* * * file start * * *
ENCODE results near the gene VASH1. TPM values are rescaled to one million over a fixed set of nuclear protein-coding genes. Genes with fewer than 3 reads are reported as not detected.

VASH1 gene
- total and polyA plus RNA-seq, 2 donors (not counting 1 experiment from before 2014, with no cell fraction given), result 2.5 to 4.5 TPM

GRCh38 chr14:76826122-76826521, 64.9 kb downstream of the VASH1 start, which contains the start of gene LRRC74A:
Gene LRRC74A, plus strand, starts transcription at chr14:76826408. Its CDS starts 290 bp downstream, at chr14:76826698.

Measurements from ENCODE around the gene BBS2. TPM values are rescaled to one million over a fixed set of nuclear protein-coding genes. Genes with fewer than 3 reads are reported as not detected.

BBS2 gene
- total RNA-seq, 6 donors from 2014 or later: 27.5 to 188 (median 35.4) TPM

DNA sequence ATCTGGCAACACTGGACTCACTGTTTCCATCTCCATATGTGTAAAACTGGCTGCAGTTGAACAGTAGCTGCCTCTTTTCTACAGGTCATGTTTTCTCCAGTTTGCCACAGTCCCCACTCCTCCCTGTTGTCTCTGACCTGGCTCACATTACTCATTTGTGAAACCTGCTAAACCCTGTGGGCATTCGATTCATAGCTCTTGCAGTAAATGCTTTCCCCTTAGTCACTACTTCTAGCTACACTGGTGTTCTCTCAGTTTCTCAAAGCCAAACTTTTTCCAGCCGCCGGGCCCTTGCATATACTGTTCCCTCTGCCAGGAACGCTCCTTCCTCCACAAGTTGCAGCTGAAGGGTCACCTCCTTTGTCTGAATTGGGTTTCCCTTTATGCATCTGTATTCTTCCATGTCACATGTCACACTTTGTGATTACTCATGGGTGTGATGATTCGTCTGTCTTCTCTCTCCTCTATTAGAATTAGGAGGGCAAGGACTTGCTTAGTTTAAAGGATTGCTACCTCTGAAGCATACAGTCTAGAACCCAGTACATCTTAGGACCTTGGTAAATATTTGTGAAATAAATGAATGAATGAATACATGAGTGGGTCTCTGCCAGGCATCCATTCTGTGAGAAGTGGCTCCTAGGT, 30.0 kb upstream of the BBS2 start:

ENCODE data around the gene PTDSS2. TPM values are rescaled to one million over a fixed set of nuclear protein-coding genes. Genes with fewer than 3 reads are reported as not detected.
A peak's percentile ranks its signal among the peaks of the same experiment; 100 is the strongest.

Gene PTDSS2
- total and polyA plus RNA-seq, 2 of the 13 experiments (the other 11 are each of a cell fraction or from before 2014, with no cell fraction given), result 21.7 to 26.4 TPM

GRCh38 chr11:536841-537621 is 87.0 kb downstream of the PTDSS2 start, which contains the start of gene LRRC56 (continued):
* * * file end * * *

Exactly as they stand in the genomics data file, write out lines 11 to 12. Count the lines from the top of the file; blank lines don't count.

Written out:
A peak's percentile ranks its signal among the peaks of the same experiment; 100 is the strongest.

Gene PTDSS2